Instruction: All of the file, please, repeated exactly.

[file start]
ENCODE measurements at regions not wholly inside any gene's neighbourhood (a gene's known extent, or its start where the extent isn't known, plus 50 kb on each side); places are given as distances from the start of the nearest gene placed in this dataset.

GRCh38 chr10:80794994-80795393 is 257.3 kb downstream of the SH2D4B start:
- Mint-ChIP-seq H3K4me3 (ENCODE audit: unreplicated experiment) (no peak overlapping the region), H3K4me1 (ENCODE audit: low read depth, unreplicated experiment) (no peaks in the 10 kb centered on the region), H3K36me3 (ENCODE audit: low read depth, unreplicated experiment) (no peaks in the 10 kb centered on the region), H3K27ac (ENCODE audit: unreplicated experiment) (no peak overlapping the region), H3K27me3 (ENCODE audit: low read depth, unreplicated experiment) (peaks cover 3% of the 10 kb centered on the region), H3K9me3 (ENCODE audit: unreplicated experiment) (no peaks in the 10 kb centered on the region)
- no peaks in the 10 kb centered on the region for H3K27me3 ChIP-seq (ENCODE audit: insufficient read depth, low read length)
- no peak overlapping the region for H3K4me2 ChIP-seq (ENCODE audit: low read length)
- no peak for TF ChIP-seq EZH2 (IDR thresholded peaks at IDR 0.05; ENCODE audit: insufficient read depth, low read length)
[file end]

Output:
ENCODE measurements at regions not wholly inside any gene's neighbourhood (a gene's known extent, or its start where the extent isn't known, plus 50 kb on each side); places are given as distances from the start of the nearest gene placed in this dataset.

GRCh38 chr10:80794994-80795393 is 257.3 kb downstream of the SH2D4B start:
- Mint-ChIP-seq H3K4me3 (ENCODE audit: unreplicated experiment) (no peak overlapping the region), H3K4me1 (ENCODE audit: low read depth, unreplicated experiment) (no peaks in the 10 kb centered on the region), H3K36me3 (ENCODE audit: low read depth, unreplicated experiment) (no peaks in the 10 kb centered on the region), H3K27ac (ENCODE audit: unreplicated experiment) (no peak overlapping the region), H3K27me3 (ENCODE audit: low read depth, unreplicated experiment) (peaks cover 3% of the 10 kb centered on the region), H3K9me3 (ENCODE audit: unreplicated experiment) (no peaks in the 10 kb centered on the region)
- no peaks in the 10 kb centered on the region for H3K27me3 ChIP-seq (ENCODE audit: insufficient read depth, low read length)
- no peak overlapping the region for H3K4me2 ChIP-seq (ENCODE audit: low read length)
- no peak for TF ChIP-seq EZH2 (IDR thresholded peaks at IDR 0.05; ENCODE audit: insufficient read depth, low read length)